HESO Magazine

Photography, Music, Film, Hitchhiking, Craft Beer – Cultural Pugilist

Tag: Buddhism

The Nature of Wabi-Sabi I

The Nature of Wabi-Sabi I

“In the Perfected Mahayana – everything, every speck of dust even, can be seen as conditioned arising. Thus even in a hair there are innumerable golden lions.”- Tractate of the Golden Lion — Fazang

My friend Tomohiro once asked me why I was living in Japan, “You not married, don’t have girlfriend, not getting paid shit-ton cash like finance assholes, have no real prospects, kind of smell bad…so why you come to Japan…for the sushi?”

“Tomo, I’m seeking satori…duh.”

“You drink too much beer for satori. Even you run bar you drink all the profit, so why you wanna be Buddhist?”

Actually I get this question a lot. Japanese people are curious about an outsider’s views on what makes Japan attractive. Occasionally whomever it is I’m talking to continues the conversation with another whopper of a mystical/metaphysical/meaning-of-life type of question like, “Can you use chopsticks?” or “Wow, you sure are good at using chopsticks!”

I nod imbecilically and smile, saying, “Chinese food everywhere in America!” while adding, “Oscar Wilde said that when given a choice between going to heaven and attending a lecture on heaven, an American would attend the lecture. Because quoting Oscar Wilde to people, especially in Japanese, gets awkward quickly, the subject changes rather quickly as well.

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Okochi Sanso Villa

Okochi Sanso Villa

The former villa of the silent actor Denjirō Ōkōchi (大河内 傳次郎 — 1896-1962)–most famous for starring in Akira Kurosawa`s Sanshiro Sugata, among many others and at his peak, was one of the top jidaigeki stars–lies lost in the back of Arashiyama’s bamboo groves. Called Ōkōchi Sansō (meaning Ōkōchi mountain villa) Ōkōchi’s estate consists of several ornate gardens, living quarters and tea houses, all lost along a narrow path that winds circuitously through natural settings that appear wild, yet are meticulously kept by a regular team of professional landscapers. This is near the apex of the Japanese gardener trope–the private sector of gardening versus the Emperor’s gardeners… If you`re looking for an escape from the masses of tourists wandering around the backstreets of Tenryuji Zen Buddhist Shrine, the villa`s immaculately manicured gardens could be the middle way for you.

Okochi Sanso Villa

Okochi Sanso Villa

Okochi Sanso Villa Observation Platform Overlooking Kyoto

On humid summer days when the crowds are at a maximum and every corner of the shaded bamboo path are fraught with screams, follow the call of the cicada up the wide path into the deeper shade. It looks private on purpose, to drive away the tourist hordes. There always seems to be a work truck parked out front and the confusing entrance (located around a bend) is not altogether inviting. The 1000 cost of admission is high enough to keep the kids out and allows for the expanse of Mt. Ogura to open up and swallow you whole. Just behind Tenryūji Temple and Sagano Chikurin Komichi bamboo groves in Ukyō-ku, Kyoto, wandering through the ornate gardens will provide snatches of Mt. Hiei and the Hozu River gorge. Taking a moment out at the Okochi Sanso Villa Observation Platform overlooking the hustle of downtown Kyoto gives one perspective on the tranquility of the scene. Taking your time and strolling without desire increases the profound sense of benevolence that shrouds you in. Relaxing in the lower garden with the matcha and a sweet snack, done properly, will perhaps provide a memory of meditating monks from the collective unconscious to arise and permeate the day.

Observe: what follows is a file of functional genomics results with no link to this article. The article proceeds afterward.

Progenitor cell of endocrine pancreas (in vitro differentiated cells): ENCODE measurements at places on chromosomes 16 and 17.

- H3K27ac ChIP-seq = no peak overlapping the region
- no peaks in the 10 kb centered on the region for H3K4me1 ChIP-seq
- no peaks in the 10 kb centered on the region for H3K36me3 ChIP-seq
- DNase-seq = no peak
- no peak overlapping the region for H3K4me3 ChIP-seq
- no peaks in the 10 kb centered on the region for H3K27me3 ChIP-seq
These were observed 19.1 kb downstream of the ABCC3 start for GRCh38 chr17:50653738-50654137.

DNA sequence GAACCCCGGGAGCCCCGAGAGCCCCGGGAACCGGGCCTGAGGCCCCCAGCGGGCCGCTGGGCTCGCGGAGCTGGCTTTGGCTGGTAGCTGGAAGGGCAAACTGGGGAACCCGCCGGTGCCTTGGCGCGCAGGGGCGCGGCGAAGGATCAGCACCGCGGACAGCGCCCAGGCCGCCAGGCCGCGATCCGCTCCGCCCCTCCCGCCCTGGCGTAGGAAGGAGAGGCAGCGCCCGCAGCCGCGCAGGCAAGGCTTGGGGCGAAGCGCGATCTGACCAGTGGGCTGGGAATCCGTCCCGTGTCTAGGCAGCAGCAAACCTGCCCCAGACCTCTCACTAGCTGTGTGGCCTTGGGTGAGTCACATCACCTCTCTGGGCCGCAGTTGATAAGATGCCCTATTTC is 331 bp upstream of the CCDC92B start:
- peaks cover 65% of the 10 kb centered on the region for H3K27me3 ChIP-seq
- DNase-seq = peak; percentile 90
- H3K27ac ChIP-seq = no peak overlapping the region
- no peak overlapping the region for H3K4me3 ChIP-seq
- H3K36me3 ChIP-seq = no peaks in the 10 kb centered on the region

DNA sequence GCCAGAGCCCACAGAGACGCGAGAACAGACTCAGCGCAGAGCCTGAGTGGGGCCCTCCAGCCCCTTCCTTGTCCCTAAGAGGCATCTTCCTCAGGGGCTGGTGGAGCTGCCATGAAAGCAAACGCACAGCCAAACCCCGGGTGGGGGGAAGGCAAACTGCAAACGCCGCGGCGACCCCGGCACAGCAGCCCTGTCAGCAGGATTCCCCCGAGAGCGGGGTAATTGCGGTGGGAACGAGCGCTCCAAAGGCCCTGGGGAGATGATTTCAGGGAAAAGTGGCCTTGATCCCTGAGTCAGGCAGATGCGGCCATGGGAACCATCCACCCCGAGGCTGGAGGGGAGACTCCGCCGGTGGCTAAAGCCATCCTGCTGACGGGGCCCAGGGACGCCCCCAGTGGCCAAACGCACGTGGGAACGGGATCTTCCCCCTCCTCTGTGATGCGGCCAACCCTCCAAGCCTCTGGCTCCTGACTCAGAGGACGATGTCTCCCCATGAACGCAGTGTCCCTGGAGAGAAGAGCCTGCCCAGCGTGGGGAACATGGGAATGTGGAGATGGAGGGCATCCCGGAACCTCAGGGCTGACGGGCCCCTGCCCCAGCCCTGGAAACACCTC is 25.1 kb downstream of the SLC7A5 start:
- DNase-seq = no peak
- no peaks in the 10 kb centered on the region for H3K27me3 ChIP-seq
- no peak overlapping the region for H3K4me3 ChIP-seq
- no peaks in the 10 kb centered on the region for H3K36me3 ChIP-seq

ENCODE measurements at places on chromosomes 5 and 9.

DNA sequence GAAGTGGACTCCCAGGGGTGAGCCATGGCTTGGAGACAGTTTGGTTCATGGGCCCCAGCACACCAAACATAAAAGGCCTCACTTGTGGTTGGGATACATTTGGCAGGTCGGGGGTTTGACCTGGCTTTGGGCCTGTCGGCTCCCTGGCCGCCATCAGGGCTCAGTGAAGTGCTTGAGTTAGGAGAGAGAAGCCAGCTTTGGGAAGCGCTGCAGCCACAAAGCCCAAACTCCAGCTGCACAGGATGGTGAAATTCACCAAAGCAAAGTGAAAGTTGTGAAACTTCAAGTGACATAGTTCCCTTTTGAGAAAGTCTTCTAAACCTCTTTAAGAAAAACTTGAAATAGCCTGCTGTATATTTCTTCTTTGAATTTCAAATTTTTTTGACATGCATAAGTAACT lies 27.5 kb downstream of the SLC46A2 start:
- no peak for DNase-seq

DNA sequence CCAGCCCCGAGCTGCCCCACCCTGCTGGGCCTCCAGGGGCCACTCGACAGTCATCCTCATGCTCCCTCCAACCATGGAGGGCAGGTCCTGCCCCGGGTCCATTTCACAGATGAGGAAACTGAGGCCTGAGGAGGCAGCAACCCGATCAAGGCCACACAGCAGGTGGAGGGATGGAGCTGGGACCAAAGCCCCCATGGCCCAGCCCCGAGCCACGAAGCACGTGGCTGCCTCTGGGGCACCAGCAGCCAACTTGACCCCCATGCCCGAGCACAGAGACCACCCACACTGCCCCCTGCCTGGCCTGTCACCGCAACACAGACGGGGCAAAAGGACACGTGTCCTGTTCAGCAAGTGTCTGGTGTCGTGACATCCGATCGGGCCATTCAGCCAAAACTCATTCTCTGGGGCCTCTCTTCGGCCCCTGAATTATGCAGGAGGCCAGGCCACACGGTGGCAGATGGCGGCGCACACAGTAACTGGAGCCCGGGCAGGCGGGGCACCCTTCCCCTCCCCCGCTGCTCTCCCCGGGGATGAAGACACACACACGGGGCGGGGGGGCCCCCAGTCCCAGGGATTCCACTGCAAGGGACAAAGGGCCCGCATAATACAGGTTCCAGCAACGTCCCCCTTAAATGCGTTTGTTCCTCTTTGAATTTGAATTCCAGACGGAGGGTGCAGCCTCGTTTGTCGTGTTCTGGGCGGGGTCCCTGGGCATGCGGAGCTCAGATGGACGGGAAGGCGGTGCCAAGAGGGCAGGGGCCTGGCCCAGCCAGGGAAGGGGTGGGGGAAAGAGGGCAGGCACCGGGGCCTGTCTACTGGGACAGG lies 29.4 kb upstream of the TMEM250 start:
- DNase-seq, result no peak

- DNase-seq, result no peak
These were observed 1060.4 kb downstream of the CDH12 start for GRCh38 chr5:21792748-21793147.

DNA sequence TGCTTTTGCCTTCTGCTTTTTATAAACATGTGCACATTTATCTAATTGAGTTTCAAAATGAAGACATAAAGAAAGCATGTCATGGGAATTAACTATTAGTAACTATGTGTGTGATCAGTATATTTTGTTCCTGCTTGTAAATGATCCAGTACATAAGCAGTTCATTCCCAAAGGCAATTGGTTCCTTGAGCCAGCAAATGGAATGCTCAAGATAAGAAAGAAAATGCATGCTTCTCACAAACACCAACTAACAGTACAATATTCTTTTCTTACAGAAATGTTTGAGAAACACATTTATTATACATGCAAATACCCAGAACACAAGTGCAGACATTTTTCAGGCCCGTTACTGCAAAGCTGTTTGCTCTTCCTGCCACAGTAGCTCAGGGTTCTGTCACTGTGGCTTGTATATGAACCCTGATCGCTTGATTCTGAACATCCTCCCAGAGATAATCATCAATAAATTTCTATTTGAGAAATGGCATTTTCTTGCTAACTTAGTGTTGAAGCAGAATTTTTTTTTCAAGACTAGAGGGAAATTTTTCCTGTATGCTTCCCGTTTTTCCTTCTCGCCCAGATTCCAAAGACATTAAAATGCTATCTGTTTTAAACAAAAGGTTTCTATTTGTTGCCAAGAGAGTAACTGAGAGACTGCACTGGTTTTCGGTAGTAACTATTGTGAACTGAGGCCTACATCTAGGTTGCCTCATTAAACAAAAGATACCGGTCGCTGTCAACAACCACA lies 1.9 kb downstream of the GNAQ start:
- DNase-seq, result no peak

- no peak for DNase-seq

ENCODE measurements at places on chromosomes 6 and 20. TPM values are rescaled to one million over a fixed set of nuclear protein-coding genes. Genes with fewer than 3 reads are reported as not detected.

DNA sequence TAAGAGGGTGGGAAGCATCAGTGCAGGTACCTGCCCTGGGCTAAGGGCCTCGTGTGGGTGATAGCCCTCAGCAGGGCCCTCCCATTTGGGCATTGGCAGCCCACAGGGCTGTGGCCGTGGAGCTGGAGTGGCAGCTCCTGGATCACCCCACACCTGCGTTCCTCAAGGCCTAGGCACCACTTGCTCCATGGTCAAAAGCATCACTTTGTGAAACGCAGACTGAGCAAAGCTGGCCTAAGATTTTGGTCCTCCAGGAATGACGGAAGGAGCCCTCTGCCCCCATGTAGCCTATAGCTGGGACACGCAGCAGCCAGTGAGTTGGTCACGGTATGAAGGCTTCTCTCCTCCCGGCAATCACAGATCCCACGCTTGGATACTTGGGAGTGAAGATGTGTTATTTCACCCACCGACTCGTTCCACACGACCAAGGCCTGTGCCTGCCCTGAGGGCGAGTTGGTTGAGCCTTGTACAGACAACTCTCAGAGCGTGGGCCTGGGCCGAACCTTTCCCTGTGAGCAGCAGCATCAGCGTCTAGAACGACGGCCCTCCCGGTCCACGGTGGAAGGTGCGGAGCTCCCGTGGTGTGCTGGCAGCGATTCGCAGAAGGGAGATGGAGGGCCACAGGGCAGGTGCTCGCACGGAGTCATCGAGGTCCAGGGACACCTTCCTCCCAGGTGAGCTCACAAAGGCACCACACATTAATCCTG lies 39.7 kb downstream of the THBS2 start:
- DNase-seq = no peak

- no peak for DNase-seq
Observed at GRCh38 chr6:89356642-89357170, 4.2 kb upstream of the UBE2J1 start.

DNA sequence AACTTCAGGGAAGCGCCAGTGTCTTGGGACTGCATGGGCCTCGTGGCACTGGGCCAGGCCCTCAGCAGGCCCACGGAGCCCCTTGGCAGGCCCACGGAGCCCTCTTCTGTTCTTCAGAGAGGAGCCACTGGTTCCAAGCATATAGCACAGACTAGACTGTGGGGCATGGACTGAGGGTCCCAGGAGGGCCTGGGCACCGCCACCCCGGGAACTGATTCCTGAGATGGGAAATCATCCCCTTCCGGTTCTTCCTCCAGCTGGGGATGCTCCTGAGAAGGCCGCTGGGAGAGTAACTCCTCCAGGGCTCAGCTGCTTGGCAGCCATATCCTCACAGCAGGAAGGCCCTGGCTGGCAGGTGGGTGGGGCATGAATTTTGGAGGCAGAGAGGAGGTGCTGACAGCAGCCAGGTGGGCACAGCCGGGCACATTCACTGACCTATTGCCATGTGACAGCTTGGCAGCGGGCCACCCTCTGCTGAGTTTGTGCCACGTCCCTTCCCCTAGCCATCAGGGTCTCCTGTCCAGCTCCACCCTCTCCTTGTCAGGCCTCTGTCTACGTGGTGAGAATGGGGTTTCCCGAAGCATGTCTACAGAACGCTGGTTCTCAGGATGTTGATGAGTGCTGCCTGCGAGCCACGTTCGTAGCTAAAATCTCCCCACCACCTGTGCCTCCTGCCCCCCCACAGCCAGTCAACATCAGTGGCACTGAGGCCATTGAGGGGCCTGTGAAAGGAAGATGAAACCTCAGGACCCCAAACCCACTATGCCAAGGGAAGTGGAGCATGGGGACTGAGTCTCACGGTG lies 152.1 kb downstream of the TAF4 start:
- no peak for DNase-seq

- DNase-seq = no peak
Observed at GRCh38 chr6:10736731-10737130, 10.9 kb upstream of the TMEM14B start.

The Japanese government declared Daijōkaku (the main house), the Jibutsudō (a Buddhist shrine), the Chashitsu (tea house), and the Chūmon (the middle gate) as tangible cultural properties (tōroku yūkei bunkazai) in 2003. A particular highlight is getting there via the special Sagano Scenic Railway at Torokko Arashima Station. Although the closest station is Arashiyama on the Keifuku Electric Railroad Arashiyama Main Line, this sojourn is not about convenience or getting in and out. It is about the journey itself.

The 1000 yen admission includes matcha green tea and an odd little snack. Open from 9:00 to 17:00.

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